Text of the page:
A comment on Super and Ill Prepared Students gave me significant pause. It was important enough for me, and for my students, to copy and paste it here.
I’ve had recruiters at several multi-billion dollar corporations in New England tell me point-blank that they would rather hire a biz/finance major from a college with essentially open enrollment than they would an English/history/sociology/etc major from a Tufts or Bates or Wesleyan. Their rationale is that the biz major from, for instance, Bridgewater State, has some experience with Powerpoint and Excel and may know the basics of how a company functions, while the humanities grad, while likely a much more capable individual, will need training. Spending time and money on training is anathema to corporations these days (hence the rise of the internship model). Indeed, my friends who went to local colleges and got biz/management degrees are, on the whole, far better off than my friends who went to very selective (although not top 3) liberal arts institutions like myself. I compounded my error by then heading off to law school, which overqualifies me for every non-legal job on the planet.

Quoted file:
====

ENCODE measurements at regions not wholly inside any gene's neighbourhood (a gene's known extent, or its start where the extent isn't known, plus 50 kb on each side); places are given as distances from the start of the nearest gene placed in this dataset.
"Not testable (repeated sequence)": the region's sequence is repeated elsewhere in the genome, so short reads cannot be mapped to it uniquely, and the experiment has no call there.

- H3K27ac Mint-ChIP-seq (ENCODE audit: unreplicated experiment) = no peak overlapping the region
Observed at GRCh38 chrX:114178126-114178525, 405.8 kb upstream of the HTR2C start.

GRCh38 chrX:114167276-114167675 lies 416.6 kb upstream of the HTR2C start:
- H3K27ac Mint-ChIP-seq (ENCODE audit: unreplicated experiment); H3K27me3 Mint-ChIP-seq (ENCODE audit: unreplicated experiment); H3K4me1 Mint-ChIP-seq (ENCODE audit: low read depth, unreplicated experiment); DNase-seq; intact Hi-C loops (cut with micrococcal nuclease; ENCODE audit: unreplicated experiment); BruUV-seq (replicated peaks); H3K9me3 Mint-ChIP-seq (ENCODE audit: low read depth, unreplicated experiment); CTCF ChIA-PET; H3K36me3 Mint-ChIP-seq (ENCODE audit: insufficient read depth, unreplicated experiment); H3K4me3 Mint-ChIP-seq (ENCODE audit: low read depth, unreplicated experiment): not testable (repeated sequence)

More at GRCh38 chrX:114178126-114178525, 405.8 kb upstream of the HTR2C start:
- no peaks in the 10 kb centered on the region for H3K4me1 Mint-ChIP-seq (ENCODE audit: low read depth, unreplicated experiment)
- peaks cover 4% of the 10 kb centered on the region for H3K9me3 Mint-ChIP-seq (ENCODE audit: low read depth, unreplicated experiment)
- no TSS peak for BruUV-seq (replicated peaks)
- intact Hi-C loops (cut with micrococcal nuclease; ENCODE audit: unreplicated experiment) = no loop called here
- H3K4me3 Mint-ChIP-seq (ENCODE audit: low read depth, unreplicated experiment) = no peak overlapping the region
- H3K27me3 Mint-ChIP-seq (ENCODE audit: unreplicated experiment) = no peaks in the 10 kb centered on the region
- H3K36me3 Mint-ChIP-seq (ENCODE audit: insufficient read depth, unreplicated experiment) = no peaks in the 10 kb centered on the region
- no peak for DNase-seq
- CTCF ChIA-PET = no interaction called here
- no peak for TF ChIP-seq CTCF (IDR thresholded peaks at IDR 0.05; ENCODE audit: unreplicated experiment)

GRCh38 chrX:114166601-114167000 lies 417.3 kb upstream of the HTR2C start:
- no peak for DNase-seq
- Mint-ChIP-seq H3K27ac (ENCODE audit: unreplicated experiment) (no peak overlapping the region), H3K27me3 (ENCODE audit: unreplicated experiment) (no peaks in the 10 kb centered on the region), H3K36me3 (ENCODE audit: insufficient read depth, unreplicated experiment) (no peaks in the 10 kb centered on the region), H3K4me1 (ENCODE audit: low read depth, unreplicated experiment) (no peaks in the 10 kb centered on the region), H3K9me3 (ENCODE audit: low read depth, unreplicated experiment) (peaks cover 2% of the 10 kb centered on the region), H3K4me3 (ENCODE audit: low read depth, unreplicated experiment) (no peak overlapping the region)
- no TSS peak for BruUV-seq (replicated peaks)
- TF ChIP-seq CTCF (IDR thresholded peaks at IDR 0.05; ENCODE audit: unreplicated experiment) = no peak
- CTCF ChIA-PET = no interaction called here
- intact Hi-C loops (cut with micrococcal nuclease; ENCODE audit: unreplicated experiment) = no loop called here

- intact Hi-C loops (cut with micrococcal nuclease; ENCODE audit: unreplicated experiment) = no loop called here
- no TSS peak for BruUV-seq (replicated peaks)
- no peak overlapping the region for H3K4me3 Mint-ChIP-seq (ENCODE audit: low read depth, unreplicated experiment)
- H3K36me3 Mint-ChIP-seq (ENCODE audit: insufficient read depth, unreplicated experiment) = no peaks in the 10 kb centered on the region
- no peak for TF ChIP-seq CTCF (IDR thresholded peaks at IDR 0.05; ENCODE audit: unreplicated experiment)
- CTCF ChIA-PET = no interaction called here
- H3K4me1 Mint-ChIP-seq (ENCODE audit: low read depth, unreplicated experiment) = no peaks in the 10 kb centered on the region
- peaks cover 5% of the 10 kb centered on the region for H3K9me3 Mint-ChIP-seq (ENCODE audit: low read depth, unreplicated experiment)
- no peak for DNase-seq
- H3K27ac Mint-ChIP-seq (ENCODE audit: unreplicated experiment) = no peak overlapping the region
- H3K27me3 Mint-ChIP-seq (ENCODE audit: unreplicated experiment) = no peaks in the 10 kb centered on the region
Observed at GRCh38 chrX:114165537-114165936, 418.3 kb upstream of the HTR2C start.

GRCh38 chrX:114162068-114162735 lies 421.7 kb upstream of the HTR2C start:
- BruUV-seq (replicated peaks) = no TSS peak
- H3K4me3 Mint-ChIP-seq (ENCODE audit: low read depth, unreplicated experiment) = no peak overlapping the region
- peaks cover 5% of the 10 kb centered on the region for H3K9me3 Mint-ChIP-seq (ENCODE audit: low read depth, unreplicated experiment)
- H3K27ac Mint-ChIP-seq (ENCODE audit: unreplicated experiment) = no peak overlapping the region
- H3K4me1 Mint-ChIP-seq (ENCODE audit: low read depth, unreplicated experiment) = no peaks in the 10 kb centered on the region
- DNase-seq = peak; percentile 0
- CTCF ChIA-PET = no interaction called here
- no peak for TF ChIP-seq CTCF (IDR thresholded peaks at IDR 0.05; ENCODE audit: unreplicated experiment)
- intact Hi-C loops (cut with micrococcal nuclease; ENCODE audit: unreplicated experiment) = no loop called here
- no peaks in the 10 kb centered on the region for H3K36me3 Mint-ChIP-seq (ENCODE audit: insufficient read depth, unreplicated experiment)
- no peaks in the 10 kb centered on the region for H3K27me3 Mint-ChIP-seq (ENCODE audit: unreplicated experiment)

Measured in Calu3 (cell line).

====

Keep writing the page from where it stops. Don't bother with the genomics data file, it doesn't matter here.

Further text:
There’s a “practical” anecdote about students not getting humanities’ degrees. Would it matter, I wonder, if the humanities degree comes with an e-portfolio that shows PowerPoint and Excel and FinalCutPro and Audacity and _(fill in the blank)_ experience? I certainly think it would help them, which goes back to my technology post of a few days ago.
The idea that humanities’ degrees are less tech oriented, if it is pervasive, could be a significant detriment to our students. We should focus on letting them know that learning the technology is important and that they should put the programs they know well on their resume.